Schumer Promises Help for 99ers, But Skips the DetailsAugust 2, 2010 - by Donny Shaw
The most shocking data point on the unemployment situation in the U.S. isn’t that we’ve been above 9% for almost a year and a half now. It’s that the median length of unemployment for individuals currently is 26 weeks, which is twice as long as it has ever been since the government began tracking this data in the ‘60s. Anyone who is unemployed for longer than 26 weeks is considered “long-term unemployed” by the government. Right now, that’s about half of all unemployed people, and it will likely be more than half in the very near future. Here’s a graph from the St. Louis Fed laying it out.
Over the past two years, Congress has repeatedly extended unemployment insurance benefits beyond the normal 26-week period. Currently, unemployed individuals in states with high unemployment rates (above 8.5%) can receive up to 99 weeks of benefits. But all of those extended benefits are set to expire on November 30, 2010 and after that it will be back to just 26 weeks of benefits in every state. Furthermore, economists estimate that at least 1 million people have already exhausted all 99 weeks of their benefits (so-called “99ers”). By the time the current benefits extension runs out in November, that number will probably be closer to 2 million, and approximately 1.5 million people each week will be added to the ranks of the exhausts.
Unless, of course, Congress acts.
In light of all this, watch Sen. Chuck Schumer [D, NY] last week on WENY-TV:
Schumer says that a bill to help 99ers is coming — at some point — and gives no further details. In some sense, this is a step forward for the 99ers. It shows that members of Congress are hearing them and that they are starting take on the cause at least for their political advantage. But we don’t have enough information at this point to know if this is anything more than that. Here are a few things to watch for when the bill is introduced.
1) What, exactly, will Schumer’s legislation look like? Will it be straight-up additional weeks of benefits for 99ers, some kind of reemployment account program, or a job-training benefits program? The latter two options would probably have more support among conservative Democrats and Republicans, but they will also provide somewhat less support to the 99ers.
2) Does it have the support of the leadership (i.e. Majority Leader Sen. Harry Reid [D, NV] and House Speaker Rep. Nancy Pelosi [D, CA-8])? If not, this is just a throw-away bill that Schumer plans to drop in the hopper and let die like 96% of all bills do. Of the 140 bills Schumer has sponsored this session, only 3 of them have become law. As we know, any member of Congress can introduce any bill they want, and they often introduce stuff they know has 0% chance of passing just to give themselves quick credentials on an issue. So far, Reid and Pelosi have been silent on help for the 99ers, so it’s possible that this is a lone-wolf effort on Schumer’s part and that it’s not really going to be a viable bill.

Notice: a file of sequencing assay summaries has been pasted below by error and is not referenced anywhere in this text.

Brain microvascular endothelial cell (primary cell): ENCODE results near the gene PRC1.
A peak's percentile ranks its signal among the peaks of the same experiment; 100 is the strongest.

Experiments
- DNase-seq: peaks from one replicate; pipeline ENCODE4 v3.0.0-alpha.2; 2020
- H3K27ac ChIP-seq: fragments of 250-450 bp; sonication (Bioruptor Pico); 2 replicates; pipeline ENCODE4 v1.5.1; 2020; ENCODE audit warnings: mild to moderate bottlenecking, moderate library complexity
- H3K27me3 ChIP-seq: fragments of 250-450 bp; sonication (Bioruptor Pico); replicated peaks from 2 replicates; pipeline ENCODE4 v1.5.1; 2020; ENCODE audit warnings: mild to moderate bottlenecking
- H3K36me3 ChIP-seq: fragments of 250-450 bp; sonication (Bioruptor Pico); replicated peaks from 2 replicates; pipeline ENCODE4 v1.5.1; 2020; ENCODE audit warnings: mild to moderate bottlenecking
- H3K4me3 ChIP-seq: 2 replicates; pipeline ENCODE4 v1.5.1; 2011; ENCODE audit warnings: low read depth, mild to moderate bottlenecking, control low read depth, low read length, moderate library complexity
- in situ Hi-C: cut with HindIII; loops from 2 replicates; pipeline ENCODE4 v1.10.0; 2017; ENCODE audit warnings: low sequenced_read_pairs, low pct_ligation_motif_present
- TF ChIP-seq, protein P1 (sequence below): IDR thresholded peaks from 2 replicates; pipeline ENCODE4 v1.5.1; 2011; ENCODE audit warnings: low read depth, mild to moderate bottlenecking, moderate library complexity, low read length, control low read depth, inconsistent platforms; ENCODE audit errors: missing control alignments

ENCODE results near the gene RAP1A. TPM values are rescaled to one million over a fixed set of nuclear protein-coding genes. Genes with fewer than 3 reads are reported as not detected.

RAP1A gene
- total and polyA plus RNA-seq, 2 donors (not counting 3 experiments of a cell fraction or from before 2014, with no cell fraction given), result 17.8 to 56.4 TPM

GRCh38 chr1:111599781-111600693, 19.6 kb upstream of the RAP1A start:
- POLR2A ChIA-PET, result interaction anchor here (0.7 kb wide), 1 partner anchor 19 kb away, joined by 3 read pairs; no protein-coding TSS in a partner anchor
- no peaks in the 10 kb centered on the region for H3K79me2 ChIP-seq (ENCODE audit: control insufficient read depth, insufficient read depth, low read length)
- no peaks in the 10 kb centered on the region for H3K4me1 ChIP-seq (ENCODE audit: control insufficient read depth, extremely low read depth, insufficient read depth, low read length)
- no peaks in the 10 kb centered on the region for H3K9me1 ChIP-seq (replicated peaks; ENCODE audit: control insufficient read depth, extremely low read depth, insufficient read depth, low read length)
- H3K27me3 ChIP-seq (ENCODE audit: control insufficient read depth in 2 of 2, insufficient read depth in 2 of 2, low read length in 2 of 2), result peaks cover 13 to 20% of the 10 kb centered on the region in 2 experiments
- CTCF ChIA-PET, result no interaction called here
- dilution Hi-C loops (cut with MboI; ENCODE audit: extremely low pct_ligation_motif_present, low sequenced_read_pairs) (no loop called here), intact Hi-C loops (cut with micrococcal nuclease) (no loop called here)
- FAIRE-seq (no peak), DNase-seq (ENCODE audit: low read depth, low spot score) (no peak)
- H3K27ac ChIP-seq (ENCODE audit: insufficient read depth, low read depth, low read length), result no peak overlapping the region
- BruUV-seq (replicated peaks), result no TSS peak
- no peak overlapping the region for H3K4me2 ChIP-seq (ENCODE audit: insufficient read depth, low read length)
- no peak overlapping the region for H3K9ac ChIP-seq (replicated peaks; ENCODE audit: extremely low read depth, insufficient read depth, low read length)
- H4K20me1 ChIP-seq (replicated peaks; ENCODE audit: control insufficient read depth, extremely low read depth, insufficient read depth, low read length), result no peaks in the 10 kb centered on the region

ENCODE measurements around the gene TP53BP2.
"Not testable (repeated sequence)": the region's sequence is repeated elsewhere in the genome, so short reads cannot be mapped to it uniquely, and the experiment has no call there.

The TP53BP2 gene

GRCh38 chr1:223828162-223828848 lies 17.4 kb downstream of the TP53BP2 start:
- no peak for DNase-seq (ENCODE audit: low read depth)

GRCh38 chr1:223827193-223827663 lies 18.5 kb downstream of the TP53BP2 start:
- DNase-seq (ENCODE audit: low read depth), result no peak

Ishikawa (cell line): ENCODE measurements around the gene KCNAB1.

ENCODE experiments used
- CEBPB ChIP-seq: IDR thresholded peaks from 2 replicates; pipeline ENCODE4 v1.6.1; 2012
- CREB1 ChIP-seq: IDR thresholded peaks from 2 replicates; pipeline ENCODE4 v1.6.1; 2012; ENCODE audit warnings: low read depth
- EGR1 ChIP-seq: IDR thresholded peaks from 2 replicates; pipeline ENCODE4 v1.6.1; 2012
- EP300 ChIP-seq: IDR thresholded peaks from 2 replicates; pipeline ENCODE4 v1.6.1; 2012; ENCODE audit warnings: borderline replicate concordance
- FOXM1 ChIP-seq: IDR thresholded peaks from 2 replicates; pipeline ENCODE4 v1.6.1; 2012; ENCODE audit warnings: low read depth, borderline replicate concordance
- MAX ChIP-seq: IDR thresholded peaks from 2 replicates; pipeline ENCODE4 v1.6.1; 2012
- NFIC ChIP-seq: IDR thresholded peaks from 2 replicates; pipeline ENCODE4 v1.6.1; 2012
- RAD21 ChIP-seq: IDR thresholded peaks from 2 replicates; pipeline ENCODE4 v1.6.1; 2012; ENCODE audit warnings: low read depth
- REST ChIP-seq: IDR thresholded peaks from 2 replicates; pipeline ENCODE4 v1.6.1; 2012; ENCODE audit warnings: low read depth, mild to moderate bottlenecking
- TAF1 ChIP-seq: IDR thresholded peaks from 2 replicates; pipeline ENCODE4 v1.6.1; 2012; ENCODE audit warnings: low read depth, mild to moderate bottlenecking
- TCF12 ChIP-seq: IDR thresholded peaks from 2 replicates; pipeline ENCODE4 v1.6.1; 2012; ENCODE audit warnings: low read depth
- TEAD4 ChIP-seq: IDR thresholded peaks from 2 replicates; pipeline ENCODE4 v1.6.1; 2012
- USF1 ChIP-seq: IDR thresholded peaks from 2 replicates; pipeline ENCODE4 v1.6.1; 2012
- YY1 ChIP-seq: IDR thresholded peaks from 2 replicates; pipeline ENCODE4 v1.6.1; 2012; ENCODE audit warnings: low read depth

In the interview Schumer says “we” (i.e. “we’re gonna try to do that next”), so it’s possible that he’s referring to the Democratic caucus as a whole. But he could also be referring to himself and a few rank-and-file co-sponsors. We’ll be watching for statements of support from Reid and others when the bill is introduced.
3) Will it be offset, and, if so, how? Over the past two years, support for extending unemployment benefits as “emergency spending,” which does not have to be offset under the Pay-Go law, has progressively weakened. In November 2009, the Senate voted 97-1 for such a bill. In March 2010, they voted 78-19 for another unpaid UI extension. And on July 20, 2010 they passed one with no votes to spare by a vote of 60-40. The trend is pretty obvious — as time progresses, there is less and less support for emergency unemployment insurance extensions. And in July the Democrats were stretched to their limit on their emergency UI bill.
Many Republicans (plus Democrat Sen. Ben Nelson [NE]) say they would have voted for the July bill if its costs were offset with money taken from the Recovery Act. However, using stimulus money to fund another extension that includes help for the 99ers probably wouldn’t pass muster with most Democrats. They argue, rightly, that taking money out of the Recovery Act to pay for UI benefits neutralizes the stimulative effects of both. Sen. Scott Brown [R, MA] recently forced a vote on paying for the UI bill with Recovery Act money and it was opposed by all but two Democrats — Nelson and Sen. Blanche Lincoln [D, AR].
So, if Schumer wants to pass this bill, he will probably have to offset its costs with new revenues and do it some way other than taking money from the Recovery Act. Off the top of my head, possibilities include closing tax loopholes on hedge funds, eliminating offshore-oil-drilling subsidies, or some sort of a financial transactions tax. None of those things would be easy, but it seems almost impossible for Schumer and the Democrats to pass extra unemployment insurance benefits and help for the 99ers without winning on one of these big, untapped revenue sources.